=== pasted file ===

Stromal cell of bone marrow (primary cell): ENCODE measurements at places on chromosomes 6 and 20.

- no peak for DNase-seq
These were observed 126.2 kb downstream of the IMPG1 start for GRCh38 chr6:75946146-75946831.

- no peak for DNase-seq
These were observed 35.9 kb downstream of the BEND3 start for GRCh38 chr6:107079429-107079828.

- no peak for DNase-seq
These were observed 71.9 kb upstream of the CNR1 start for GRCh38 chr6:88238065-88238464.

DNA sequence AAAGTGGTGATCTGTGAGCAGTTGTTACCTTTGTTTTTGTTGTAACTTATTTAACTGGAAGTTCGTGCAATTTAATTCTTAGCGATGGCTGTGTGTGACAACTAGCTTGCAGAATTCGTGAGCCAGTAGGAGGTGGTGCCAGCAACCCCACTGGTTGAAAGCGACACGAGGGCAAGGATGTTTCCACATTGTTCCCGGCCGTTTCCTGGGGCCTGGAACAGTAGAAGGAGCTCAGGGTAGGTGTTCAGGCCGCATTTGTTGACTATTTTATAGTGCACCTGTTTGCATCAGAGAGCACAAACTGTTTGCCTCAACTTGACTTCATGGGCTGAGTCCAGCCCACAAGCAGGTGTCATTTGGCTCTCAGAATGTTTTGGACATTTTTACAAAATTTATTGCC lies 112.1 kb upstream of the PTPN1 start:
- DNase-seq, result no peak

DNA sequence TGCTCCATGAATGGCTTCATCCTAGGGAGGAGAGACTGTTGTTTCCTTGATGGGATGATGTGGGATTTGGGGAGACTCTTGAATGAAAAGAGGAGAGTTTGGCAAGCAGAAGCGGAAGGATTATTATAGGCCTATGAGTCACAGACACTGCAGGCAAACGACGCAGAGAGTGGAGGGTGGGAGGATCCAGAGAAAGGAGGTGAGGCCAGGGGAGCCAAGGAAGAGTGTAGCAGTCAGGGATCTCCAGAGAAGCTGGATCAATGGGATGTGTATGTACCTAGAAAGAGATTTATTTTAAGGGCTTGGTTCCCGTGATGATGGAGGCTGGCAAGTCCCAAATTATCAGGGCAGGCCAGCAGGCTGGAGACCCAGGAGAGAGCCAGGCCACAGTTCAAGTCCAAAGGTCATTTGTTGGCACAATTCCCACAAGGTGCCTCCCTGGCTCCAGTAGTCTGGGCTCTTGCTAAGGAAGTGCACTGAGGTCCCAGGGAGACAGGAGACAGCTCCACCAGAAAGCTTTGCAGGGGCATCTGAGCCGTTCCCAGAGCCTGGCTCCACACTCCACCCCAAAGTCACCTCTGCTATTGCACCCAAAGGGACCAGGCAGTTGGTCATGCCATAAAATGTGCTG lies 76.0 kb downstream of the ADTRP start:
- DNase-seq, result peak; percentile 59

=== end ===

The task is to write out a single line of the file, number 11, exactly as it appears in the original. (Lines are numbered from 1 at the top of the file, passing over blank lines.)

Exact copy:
- DNase-seq, result peak; percentile 59